- NVIDIA DRIVE Sim is based on NVIDIA Omniverse, an industrial digitization platform utilizing OpenUSD applications for universal scene description.
- Safety standards necessitate training and testing AI in AV systems on millions of edge cases and billions of road miles, a task impractical in the real world.
- Simulated environments become crucial for cost-effective and timely testing.
- The Ansys and NVIDIA integration enables testing of sensor and software performance in a digital world, predicting AV sensor performance through Ansys AVxcelerate Sensors’ simulations based on NVIDIA DRIVE Sim’s created digital worlds.
- The combination of Ansys AVxcelerate Sensors and NVIDIA DRIVE Sim offers a comprehensive environment for developers to test and validate AV technology, particularly in perception-related scenarios.
The integration of Ansys AVxcelerate Sensors with NVIDIA DRIVE Sim addresses the need for extensive testing of AV systems in simulated environments to meet safety standards and scale development.
4. Satnavs and Google Maps to be updated in readiness for driverless cars
- The UK government plans to update satnavs and Google Maps to include live data on road closures, parking restrictions, and temporary speed limits.
- Councils in England will be required to digitize all traffic regulation orders (TROs), including short-term traffic measures, to ensure the information is available digitally.
- Currently, many TROs are on paper and not automatically updated on digital systems, leading to inaccuracies in satnav systems.
- Roads Minister Guy Opperman will announce that the data will be uploaded to a central database, available online for satnavs and mapping services, and will also include parking space locations.
- Digitizing TROs is deemed crucial for providing accurate and up-to-date information for autonomous vehicles to operate safely on British roads.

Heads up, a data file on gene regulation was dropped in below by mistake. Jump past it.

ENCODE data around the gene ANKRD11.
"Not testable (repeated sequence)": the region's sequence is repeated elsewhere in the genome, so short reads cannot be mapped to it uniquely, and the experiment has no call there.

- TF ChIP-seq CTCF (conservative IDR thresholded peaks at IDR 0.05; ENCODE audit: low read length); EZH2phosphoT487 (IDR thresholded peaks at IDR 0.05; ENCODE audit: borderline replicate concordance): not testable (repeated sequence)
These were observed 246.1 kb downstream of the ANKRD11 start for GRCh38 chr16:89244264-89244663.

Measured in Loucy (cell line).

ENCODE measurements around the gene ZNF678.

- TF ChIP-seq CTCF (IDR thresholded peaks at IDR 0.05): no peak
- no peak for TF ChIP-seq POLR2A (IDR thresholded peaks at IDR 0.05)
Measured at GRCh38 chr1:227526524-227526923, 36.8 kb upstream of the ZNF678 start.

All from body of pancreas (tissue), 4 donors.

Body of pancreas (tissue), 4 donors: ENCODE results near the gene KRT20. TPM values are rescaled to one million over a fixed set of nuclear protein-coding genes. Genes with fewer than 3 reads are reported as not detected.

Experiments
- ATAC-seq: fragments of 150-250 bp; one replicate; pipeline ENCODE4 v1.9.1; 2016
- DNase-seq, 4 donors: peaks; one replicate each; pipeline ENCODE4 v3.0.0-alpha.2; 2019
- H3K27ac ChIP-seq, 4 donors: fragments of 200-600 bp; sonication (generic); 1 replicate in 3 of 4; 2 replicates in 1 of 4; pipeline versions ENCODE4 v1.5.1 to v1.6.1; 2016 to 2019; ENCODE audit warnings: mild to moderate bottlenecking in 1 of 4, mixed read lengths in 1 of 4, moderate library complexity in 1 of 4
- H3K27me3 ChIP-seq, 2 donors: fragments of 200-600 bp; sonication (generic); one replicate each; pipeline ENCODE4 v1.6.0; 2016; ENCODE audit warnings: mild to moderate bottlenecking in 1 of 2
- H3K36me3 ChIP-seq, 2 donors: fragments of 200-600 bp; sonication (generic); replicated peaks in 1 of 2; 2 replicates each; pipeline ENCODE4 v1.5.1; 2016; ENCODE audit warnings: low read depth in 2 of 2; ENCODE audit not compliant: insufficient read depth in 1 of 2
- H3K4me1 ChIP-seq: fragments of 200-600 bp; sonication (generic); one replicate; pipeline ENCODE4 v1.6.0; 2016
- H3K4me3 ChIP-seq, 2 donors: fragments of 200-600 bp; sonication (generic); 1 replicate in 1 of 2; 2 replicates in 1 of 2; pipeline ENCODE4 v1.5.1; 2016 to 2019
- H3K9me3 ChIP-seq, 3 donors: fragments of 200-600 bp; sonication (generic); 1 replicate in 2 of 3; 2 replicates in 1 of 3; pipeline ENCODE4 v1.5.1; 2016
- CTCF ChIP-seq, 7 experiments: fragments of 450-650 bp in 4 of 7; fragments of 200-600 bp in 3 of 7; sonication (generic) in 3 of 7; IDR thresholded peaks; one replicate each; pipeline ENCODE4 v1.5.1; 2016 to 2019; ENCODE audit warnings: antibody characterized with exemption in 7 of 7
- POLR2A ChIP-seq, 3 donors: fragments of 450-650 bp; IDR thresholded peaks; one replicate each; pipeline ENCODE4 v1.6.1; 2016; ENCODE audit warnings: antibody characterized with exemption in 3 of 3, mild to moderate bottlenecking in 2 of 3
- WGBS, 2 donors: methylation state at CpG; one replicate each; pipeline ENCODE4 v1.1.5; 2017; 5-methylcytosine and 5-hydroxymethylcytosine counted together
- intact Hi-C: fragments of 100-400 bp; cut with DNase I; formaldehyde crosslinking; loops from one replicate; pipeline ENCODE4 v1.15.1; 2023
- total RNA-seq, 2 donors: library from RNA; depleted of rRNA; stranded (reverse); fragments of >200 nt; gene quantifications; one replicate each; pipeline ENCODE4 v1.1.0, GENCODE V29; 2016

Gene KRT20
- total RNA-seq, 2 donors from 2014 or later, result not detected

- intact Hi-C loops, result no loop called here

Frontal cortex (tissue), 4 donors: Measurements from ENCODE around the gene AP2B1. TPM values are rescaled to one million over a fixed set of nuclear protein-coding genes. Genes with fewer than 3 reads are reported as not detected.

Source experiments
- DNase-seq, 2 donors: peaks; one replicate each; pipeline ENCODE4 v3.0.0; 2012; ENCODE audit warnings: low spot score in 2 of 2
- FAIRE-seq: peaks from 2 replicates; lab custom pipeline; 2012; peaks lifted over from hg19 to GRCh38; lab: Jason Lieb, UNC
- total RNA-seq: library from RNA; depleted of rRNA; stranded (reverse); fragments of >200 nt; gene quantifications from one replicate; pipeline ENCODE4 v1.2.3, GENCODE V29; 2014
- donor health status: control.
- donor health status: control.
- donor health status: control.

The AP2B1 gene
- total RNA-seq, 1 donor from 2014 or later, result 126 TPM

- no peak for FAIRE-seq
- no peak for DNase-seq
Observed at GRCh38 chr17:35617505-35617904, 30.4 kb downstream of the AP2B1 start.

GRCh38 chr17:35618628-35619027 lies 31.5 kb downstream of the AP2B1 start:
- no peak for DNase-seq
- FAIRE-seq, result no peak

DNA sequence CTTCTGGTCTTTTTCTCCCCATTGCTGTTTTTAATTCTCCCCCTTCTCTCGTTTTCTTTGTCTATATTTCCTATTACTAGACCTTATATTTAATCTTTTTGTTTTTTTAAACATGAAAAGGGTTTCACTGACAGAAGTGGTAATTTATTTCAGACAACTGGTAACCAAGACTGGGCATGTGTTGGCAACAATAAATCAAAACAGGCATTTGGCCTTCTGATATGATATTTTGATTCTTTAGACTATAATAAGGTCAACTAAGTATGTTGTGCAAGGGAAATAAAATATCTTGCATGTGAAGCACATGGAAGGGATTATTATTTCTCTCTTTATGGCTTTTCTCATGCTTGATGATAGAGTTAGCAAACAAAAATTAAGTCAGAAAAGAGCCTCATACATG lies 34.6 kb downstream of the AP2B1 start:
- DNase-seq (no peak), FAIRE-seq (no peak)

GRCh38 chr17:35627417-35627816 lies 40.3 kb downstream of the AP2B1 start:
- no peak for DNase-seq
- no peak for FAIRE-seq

- The initiative is part of the government’s broader plan for drivers, utilizing £8.3bn of funding initially earmarked for HS2 (high-speed rail).
- The move is seen as prioritizing driving over active travel, aligning with the government’s emphasis on supporting motorists.
- The digitalization of traffic information aims to alleviate driver frustrations and ensure they have the latest travel information.
- The Department for Transport (DfT) expects the database to be operational by 2025.
Digitizing traffic regulation orders (TROs) is a key step, as it addresses the challenge of outdated information in current systems and ensures accuracy for both traditional and autonomous vehicles. The move is not only aimed at improving current navigation experiences but is forward-looking, considering the importance of accurate and up-to-date information for the safe operation of autonomous vehicles.
5. Lotus Eyes US Expansion for Self-Driving Tech at CES 2024
- Lotus Robotics plans to expand its presence in North America in 2024 and showcased its latest autonomous technology in the United States for the first time at CES.
- The self-driving arm of Lotus, known for sports cars, demonstrated its autonomous expertise on the electric hyper-SUV, the Eletre, targeting Level 4 full autonomy when regulatory conditions allow.
- Lotus Robotics aims to attract other companies interested in implementing self-driving technology and presents various solutions at CES.
- “ROBO Soul” is a full self-driving software stack that can be integrated into any vehicle, offering up to Level 4 self-driving capabilities for cars to drive and park themselves in specific operational design domains.
- It is supported by “ROBO Galaxy,” a suite of cloud-based tools enabling efficient fleet management by analyzing data collected from sensors, allowing continuous learning and improvement of self-driving capabilities.
- Lotus Robotics highlighted “ROBO Matrix” tech, using real-time monitoring to provide remote assistance when necessary.
- The showcased hardware includes the modular “V1 chassis,” designed to work with the autonomous driving software, offering claimed unlimited scalability.
- Lotus Robotics is not exclusively focused on road tech; it introduced the “Robocube,” an intelligent cleaning robot with Level 4 autonomous driving software, allowing it to operate on sidewalks.
- The company sees the U.S. as a key market for its self-driving technology, anticipating strong demand in 2024 and beyond.
- Lotus Robotics recently received approval to test the Eletre’s Level 3 automated driving capabilities on designated highways near Shanghai, China.
Lotus Robotics demonstrates its commitment to autonomous driving technology, showcasing software solutions, modular hardware, and applications beyond traditional road vehicles. The emphasis on Level 4 autonomy reflects the company’s ambition for advanced self-driving capabilities, allowing cars to handle specific operational scenarios without human intervention.
*Contents above are the opinion of ChatGPT, not an individual nor company